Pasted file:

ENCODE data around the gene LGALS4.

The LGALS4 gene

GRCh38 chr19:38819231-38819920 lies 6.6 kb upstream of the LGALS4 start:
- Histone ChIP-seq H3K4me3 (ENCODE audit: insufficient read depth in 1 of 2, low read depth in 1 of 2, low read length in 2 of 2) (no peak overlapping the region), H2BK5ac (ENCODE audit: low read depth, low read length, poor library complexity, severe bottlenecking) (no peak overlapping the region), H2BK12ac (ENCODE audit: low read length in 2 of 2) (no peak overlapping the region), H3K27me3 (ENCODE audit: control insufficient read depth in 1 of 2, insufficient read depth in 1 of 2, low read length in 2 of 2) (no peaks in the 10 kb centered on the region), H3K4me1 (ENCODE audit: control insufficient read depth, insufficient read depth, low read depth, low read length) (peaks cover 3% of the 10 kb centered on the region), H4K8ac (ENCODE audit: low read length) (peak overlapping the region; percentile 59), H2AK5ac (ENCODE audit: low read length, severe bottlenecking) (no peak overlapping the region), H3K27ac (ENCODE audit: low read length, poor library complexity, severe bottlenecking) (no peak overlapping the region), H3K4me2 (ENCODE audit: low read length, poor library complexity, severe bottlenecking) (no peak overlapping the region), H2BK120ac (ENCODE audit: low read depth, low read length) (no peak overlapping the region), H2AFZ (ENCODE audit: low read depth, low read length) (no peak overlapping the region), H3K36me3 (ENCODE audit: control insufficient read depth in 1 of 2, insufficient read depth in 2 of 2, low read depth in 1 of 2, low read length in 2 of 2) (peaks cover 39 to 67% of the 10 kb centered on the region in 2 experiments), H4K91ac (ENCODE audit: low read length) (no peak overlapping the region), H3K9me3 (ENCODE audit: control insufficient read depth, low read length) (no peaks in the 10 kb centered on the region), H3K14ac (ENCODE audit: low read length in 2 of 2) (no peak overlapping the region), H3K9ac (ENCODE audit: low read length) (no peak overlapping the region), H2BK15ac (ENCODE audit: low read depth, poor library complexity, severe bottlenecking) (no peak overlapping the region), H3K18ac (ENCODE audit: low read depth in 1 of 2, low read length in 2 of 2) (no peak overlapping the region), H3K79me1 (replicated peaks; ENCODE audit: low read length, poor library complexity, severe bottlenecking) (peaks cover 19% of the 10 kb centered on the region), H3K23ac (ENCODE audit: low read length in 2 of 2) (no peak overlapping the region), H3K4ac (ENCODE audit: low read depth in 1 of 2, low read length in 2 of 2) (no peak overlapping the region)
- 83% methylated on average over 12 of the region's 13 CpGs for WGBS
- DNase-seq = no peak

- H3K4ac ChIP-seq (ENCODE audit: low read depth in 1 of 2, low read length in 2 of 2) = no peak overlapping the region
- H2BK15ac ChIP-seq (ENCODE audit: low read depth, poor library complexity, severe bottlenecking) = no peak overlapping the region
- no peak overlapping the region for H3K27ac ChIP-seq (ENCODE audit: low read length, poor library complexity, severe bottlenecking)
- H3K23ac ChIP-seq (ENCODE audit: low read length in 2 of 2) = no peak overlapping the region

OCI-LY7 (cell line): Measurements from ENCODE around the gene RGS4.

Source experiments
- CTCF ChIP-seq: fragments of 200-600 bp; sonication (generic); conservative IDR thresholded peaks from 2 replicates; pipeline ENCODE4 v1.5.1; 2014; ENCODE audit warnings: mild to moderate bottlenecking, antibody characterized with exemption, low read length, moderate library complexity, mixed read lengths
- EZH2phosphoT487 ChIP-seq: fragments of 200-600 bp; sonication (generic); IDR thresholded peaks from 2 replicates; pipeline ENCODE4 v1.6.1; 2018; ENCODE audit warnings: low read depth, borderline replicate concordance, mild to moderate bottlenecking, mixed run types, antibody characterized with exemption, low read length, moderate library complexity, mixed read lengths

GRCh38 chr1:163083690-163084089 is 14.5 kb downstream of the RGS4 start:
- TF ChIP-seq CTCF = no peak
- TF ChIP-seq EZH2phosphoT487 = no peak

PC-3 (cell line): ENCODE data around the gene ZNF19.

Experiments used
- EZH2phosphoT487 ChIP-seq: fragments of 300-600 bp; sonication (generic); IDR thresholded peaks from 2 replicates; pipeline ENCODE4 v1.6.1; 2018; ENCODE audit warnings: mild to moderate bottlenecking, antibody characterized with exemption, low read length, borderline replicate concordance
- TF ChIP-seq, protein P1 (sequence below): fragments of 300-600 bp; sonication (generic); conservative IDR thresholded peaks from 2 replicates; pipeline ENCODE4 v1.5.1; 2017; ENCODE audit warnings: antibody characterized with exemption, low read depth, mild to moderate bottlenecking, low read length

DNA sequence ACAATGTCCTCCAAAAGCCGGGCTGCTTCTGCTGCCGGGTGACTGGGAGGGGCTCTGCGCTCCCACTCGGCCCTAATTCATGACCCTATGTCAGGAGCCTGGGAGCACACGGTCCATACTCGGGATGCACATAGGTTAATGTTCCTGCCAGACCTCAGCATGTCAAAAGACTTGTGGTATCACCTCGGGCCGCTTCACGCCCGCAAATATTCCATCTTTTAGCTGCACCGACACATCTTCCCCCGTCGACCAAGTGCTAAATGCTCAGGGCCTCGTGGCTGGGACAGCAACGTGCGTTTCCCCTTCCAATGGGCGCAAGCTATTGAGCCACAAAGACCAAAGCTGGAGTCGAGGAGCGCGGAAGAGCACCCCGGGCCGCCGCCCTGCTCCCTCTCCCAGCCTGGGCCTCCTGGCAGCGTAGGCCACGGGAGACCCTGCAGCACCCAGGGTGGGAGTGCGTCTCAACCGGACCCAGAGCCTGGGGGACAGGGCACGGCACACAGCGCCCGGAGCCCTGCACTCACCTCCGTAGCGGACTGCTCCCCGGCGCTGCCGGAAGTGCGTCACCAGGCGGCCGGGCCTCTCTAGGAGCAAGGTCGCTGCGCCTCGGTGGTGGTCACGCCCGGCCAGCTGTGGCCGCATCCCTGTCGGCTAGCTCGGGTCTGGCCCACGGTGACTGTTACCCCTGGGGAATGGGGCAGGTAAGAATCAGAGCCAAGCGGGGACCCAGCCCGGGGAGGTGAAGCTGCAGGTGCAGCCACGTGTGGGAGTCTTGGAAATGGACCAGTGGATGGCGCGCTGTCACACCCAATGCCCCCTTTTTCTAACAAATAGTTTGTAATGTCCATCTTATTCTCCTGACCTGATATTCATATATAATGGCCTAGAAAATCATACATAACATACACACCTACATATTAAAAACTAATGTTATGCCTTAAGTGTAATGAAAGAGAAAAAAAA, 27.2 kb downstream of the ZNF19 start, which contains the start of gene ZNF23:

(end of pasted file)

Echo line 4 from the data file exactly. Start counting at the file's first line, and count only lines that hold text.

- Histone ChIP-seq H3K4me3 (ENCODE audit: insufficient read depth in 1 of 2, low read depth in 1 of 2, low read length in 2 of 2) (no peak overlapping the region), H2BK5ac (ENCODE audit: low read depth, low read length, poor library complexity, severe bottlenecking) (no peak overlapping the region), H2BK12ac (ENCODE audit: low read length in 2 of 2) (no peak overlapping the region), H3K27me3 (ENCODE audit: control insufficient read depth in 1 of 2, insufficient read depth in 1 of 2, low read length in 2 of 2) (no peaks in the 10 kb centered on the region), H3K4me1 (ENCODE audit: control insufficient read depth, insufficient read depth, low read depth, low read length) (peaks cover 3% of the 10 kb centered on the region), H4K8ac (ENCODE audit: low read length) (peak overlapping the region; percentile 59), H2AK5ac (ENCODE audit: low read length, severe bottlenecking) (no peak overlapping the region), H3K27ac (ENCODE audit: low read length, poor library complexity, severe bottlenecking) (no peak overlapping the region), H3K4me2 (ENCODE audit: low read length, poor library complexity, severe bottlenecking) (no peak overlapping the region), H2BK120ac (ENCODE audit: low read depth, low read length) (no peak overlapping the region), H2AFZ (ENCODE audit: low read depth, low read length) (no peak overlapping the region), H3K36me3 (ENCODE audit: control insufficient read depth in 1 of 2, insufficient read depth in 2 of 2, low read depth in 1 of 2, low read length in 2 of 2) (peaks cover 39 to 67% of the 10 kb centered on the region in 2 experiments), H4K91ac (ENCODE audit: low read length) (no peak overlapping the region), H3K9me3 (ENCODE audit: control insufficient read depth, low read length) (no peaks in the 10 kb centered on the region), H3K14ac (ENCODE audit: low read length in 2 of 2) (no peak overlapping the region), H3K9ac (ENCODE audit: low read length) (no peak overlapping the region), H2BK15ac (ENCODE audit: low read depth, poor library complexity, severe bottlenecking) (no peak overlapping the region), H3K18ac (ENCODE audit: low read depth in 1 of 2, low read length in 2 of 2) (no peak overlapping the region), H3K79me1 (replicated peaks; ENCODE audit: low read length, poor library complexity, severe bottlenecking) (peaks cover 19% of the 10 kb centered on the region), H3K23ac (ENCODE audit: low read length in 2 of 2) (no peak overlapping the region), H3K4ac (ENCODE audit: low read depth in 1 of 2, low read length in 2 of 2) (no peak overlapping the region)